Afternoon Session : Managing People Risk

    All of the prior sessions in week 1 of the programme will have addressed a behavioural component of some sort. This final session provides an opportunity to pull some of the “golden threads” together, in order to help participants appreciate the importance for them as leaders to manage the people risk inherent in their respective areas of activity. Recruiting, growing and retaining talent will be discussed. Linked to this will be the growing sensitivities around ethical behaviour, and crucially setting the tone from the top. Operational risk (very much on the radar of the regulators) will be considered, as will the growing movement towards personal accountability, which will increasingly impact on leaders as global initiatives evolve. The session will end with a look forward to week 2 of the programme and a discussion about the projects that the groups will work on during week 2.
    Programme Venue : Asian Banking School
    The programme for Week 1 in Kuala Lumpur will be held at the Asian Banking School (ABS). It offers a modern and aesthetically pleasing learning environment with state-of-the-art facilities providing an ideal location for training. ABS is conveniently located in Nu Tower 2 in the new business hub of the city, Kuala Lumpur Sentral. Adjacent to Aloft Hotel and next to the NU Sentral Shopping Mall, ABS is only steps away from Kuala Lumpur Sentral Station, Malaysia’s largest transit hub, and 5 minutes from the Monorail Station.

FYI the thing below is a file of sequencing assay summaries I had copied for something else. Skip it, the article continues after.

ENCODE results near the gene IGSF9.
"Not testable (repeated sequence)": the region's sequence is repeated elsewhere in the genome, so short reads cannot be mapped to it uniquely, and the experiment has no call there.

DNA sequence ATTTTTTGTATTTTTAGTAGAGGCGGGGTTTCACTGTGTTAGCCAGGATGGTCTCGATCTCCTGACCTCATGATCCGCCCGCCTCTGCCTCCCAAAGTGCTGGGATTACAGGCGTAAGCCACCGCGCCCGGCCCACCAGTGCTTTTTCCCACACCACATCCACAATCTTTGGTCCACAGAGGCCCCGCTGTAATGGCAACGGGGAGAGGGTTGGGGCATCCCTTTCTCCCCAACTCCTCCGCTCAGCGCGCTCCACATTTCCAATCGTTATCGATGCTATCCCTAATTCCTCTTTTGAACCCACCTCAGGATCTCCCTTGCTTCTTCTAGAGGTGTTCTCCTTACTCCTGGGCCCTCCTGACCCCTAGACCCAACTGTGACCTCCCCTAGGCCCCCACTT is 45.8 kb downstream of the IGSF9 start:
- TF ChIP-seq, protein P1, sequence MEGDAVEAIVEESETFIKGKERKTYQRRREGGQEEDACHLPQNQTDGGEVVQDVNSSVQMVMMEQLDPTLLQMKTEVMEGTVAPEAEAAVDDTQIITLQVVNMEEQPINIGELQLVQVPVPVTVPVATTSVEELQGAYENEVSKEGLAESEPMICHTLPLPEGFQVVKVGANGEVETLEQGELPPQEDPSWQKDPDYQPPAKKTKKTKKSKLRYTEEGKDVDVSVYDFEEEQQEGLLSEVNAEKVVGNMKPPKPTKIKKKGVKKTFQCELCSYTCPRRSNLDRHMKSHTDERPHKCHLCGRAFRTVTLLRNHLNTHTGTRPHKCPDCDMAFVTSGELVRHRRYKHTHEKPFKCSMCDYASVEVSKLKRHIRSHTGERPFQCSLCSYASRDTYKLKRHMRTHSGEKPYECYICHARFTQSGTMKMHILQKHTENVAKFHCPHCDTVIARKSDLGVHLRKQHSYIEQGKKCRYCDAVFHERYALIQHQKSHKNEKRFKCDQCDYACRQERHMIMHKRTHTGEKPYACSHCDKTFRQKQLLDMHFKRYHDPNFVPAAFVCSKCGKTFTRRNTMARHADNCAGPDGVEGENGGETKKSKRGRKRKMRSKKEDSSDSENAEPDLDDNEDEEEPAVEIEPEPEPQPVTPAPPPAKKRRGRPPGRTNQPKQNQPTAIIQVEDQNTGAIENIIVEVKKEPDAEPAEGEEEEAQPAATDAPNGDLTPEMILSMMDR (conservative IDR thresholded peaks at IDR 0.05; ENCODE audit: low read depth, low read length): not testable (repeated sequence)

• Programme Week 2
    5 – 9 DECEMBER 2016, LONDON, UNITED KINGDOM
    DAY 1 – 5 DECEMBER 2016

    Morning Session : The Economic and Policy Background to Global Financial Markets

    This session will introduce participants to the main factors driving financial markets. The session will begin with a consideration of both the monetary and fiscal backdrop, before moving on to considering how this backdrop will affect the major global economies. The session will then move on to consider how the current, unique mix of policy will impact demand for credit and therefore the banking industry. We will also consider the impact of the global backdrop on asset prices, in particular the prices of bonds and the related impact on the yield curve, which is the traditional source of bank profitability. Finally, participants we be asked to look forward to consider the likely evolution of the global economy over the medium and long-term and to consider the likely impact on banking.